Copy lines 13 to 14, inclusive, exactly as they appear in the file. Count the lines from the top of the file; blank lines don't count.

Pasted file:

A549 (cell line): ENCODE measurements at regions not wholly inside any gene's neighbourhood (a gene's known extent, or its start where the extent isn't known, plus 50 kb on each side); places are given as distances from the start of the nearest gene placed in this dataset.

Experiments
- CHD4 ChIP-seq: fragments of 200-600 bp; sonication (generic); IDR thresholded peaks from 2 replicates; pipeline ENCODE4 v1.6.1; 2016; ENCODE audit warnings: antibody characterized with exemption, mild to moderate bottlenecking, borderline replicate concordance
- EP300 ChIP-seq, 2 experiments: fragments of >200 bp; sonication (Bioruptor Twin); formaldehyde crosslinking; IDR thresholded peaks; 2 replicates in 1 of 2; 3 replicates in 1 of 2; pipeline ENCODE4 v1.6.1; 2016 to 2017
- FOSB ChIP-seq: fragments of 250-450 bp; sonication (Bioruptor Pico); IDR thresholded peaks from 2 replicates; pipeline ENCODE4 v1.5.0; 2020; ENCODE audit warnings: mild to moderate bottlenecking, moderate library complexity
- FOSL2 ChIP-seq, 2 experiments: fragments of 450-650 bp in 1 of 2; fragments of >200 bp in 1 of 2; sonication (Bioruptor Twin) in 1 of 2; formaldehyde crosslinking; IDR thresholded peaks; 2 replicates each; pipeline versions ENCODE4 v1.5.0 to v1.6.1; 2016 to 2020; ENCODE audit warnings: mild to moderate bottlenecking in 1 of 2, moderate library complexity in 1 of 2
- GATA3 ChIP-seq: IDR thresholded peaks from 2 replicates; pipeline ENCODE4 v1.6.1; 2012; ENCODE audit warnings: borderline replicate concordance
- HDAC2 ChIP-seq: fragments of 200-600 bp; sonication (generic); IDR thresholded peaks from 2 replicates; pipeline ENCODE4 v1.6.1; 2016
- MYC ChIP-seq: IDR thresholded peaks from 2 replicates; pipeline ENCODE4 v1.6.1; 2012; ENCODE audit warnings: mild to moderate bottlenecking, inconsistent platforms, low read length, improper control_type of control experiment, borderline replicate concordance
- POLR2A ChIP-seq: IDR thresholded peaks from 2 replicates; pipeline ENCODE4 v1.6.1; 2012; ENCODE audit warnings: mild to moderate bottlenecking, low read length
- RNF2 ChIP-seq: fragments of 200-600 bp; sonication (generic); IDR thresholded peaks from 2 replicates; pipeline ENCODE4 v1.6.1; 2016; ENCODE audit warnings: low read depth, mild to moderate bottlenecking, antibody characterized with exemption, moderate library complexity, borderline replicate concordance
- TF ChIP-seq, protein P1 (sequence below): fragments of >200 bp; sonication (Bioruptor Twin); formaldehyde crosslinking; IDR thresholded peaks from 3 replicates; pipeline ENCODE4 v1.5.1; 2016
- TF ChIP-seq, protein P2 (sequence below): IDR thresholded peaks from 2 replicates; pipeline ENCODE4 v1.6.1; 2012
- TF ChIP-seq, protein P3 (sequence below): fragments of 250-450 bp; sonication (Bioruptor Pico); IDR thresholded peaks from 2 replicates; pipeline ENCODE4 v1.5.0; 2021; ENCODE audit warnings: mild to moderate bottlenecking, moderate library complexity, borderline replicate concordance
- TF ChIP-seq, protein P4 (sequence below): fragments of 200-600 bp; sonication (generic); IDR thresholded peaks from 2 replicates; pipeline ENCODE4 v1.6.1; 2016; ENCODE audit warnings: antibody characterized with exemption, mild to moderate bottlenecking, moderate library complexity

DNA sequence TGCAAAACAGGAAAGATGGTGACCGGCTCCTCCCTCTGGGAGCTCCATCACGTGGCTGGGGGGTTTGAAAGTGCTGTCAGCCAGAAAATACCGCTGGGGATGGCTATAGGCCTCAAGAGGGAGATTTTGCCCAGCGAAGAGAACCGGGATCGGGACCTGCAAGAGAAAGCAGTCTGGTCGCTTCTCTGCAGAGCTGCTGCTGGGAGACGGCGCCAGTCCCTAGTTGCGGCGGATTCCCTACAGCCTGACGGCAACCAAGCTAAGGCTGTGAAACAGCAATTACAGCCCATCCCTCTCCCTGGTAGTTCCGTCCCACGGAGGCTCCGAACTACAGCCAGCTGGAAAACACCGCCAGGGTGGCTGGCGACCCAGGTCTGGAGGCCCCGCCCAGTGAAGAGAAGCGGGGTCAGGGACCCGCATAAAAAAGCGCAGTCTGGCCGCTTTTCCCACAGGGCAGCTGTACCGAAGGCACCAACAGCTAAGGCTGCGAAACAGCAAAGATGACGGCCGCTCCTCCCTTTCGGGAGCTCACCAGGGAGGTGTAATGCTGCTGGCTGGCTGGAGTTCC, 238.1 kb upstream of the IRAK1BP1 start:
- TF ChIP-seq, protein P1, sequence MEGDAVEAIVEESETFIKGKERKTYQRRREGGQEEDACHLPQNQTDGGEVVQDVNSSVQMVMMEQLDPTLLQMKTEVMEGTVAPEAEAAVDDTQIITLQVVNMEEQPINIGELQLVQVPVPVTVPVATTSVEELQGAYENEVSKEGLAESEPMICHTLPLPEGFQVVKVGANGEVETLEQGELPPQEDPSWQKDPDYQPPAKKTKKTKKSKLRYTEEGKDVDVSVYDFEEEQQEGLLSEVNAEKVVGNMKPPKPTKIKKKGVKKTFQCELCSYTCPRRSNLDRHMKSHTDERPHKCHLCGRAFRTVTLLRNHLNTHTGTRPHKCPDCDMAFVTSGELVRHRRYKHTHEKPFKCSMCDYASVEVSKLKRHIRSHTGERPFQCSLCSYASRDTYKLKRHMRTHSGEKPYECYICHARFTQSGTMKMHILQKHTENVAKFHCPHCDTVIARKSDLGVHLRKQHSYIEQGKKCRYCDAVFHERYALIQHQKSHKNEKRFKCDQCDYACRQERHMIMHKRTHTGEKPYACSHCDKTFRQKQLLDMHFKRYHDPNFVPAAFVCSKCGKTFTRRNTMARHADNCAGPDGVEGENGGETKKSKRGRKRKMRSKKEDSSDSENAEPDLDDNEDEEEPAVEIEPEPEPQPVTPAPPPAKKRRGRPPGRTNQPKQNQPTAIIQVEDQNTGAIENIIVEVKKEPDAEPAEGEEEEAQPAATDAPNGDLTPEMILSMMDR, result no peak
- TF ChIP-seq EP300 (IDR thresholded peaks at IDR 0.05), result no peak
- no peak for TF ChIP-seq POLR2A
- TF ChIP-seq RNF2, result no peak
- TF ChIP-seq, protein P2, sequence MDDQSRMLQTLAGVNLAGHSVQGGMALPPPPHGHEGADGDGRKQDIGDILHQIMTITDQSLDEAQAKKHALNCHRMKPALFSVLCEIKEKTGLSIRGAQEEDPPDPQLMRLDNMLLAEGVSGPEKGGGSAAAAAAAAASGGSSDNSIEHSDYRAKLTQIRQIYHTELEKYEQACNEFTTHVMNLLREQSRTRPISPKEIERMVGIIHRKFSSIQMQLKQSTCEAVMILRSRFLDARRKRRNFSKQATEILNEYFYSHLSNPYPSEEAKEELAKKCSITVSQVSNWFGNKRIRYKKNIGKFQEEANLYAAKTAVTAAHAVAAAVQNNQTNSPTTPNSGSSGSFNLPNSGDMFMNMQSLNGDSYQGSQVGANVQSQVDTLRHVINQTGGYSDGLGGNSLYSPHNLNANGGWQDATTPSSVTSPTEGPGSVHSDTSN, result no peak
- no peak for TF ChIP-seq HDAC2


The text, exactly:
- TF ChIP-seq, protein P2 (sequence below): IDR thresholded peaks from 2 replicates; pipeline ENCODE4 v1.6.1; 2012
- TF ChIP-seq, protein P3 (sequence below): fragments of 250-450 bp; sonication (Bioruptor Pico); IDR thresholded peaks from 2 replicates; pipeline ENCODE4 v1.5.0; 2021; ENCODE audit warnings: mild to moderate bottlenecking, moderate library complexity, borderline replicate concordance